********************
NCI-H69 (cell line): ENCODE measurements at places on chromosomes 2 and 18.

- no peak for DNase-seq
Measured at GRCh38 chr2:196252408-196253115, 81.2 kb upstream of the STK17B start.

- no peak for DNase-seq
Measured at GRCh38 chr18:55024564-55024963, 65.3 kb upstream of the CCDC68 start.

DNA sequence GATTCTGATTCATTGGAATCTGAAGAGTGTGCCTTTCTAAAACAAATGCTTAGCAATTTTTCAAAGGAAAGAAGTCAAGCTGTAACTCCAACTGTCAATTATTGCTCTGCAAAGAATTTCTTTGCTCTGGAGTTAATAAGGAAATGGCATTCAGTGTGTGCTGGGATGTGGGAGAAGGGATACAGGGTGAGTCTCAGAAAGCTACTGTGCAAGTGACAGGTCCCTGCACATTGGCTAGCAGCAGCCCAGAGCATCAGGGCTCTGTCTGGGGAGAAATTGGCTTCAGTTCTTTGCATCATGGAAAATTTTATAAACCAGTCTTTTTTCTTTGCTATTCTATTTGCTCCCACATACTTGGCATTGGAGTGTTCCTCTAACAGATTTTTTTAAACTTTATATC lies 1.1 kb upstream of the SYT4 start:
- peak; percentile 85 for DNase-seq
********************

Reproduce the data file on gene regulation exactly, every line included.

NCI-H69 (cell line): ENCODE measurements at places on chromosomes 2 and 18.

- no peak for DNase-seq
Measured at GRCh38 chr2:196252408-196253115, 81.2 kb upstream of the STK17B start.

- no peak for DNase-seq
Measured at GRCh38 chr18:55024564-55024963, 65.3 kb upstream of the CCDC68 start.

DNA sequence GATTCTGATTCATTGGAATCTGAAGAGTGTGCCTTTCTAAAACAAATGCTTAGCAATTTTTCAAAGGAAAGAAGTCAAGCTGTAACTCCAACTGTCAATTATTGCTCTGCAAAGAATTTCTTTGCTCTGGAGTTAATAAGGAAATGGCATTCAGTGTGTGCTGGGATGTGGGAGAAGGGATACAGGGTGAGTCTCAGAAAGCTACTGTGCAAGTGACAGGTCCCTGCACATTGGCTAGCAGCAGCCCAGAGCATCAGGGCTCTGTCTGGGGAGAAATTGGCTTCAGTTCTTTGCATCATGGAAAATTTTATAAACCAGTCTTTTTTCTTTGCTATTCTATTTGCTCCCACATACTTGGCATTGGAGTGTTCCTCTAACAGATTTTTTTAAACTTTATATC lies 1.1 kb upstream of the SYT4 start:
- peak; percentile 85 for DNase-seq